On 13 September 1983, Sozisa made a speech in which he condemned the Soviet Union,[13] and on 12 October three of his political opponents were charged with sedition.[14]

Fall from power[edit]

At the beginning of July 1984, the Swazi Observer reported that Sozisa, although chairman of the Liqoqo, was no longer attending its meetings. At about the same time, his police and military escorts ceased to guard him. Sozisa continued as the Authorized Person until the end of August 1984, when the Liqoqo suspended him, amid allegations that he had attempted a coup d'état in June.[3][15] He was later reported to have gone into hiding in Siteki, under heavy guard.[12] The official announcement of the termination of Sozisa's appointment as Authorized Person was not published until a year later.[16] After this, he fell out of the news. He was reported to have died in 1992.[11]

Sozisa continued as Chief of Gundvwini until his death, when he was succeeded as acting Chief by his brother Prince Tfohlongwane Dlamini, who remained in the post until 2001, when he became chairman of the Swaziland National Council Standing Committee.[17] In that year, Prince Mangaliso Dlamini became Chief of Gundvwini.

See also[edit]


  1. ^ a b Alan R. Booth, Swaziland: tradition and change in a southern African kingdom (1983): "Until he reached maturity, the country was to be ruled by the queen regent, Dzeliwe, and the sixteen-member liqoqo. Dzeliwe was in her mid-fifties, literate in English, and reputed to be strong-willed and intelligent. To assist her in council, Sobhuza before his death had designated an "authorized person," Prince Sozisa, to act in her name".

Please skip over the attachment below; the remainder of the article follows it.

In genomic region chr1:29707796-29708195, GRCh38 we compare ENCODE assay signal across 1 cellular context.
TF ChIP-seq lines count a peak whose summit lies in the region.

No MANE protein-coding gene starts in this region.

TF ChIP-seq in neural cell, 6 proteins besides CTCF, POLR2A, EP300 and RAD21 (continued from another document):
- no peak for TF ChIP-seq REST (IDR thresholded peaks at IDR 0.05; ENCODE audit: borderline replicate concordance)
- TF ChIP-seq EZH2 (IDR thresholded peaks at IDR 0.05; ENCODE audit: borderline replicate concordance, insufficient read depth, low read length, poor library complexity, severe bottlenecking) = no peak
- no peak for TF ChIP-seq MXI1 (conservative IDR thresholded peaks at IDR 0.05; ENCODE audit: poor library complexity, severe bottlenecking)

2. ^ a b c Michael Hornsby, Swaziland still mourns its King, in The Times Issue 61372 dated October 26, 1982, p. 6, col. B: "Prince Sozisa... an elderly and hitherto obscure relative of the late king who bears the delightful title of the Authorized Person".
  3. ^ a b c Gwyneth Williams, Brian Hackland, The dictionary of contemporary politics of southern Africa, p. 79
  4. ^ Hilda Kuper, Sobhuza II, Ngwenyama and King of Swaziland: the story of an hereditary ruler and his country (Africana Publishing Co., 1978), pp. 274, 290, 306
  5. ^ Colin Legum, Africa contemporary record: annual survey and documents vol. 15 (1984), p. B-840
  6. ^ Michael Hornsby, Swazis' chosen prince joins Great She Elephant, in The Times Issue 61421 dated January 2, 1983, p. 1, col. B
  7. ^ Michael Hornsby, Swazi Premier ousted by She Elephant's advisers, in The Times Issue 61487 dated March 22, 1983, p. 8, col. A
  8. ^ Michael Hornsby, Swaziland: white lies and black mischief in The Times, Issue 61494 dated March 30, 1983, p. 12, col. C
  9. ^ Michael Hornsby, Swaziland election in October in The Times, Issue 61588 dated July 19, 1983, pg. 7, col. A
  10. ^ a b Robert H. Davies, Dan O'Meara, Sipho Dlamini, The Kingdom of Swaziland: a profile (Zed Books, 1985), p. 58
  11. ^ a b Swaziland at, accessed 20 January 2011
  12. ^ a b Richard Levin, When the sleeping grass awakens (Witwatersrand University Press, 1997), pp. 162-163
  13. ^ Daily report: Middle East & Africa: Index, vol. 4 (NewsBank, 1985), p. 315
  14. ^ Daily report: Middle East & Africa: Index, vol. 4 (NewsBank, 1985), p. 625
  15. ^ J. S. M. Matsebula, A history of Swaziland (Longman, 1988), p. 314
  16. ^ Balam Nyeko, Swaziland (Clio Press, 1994), p. 101: "Legal Notice 135 of 1985, terminating the appointment of Prince Sozisa as Authorized Person from 1 November 1985... issued by the Queen Regent".
  17. ^ Nana Poku, Security and development in Southern Africa (2001), p. 72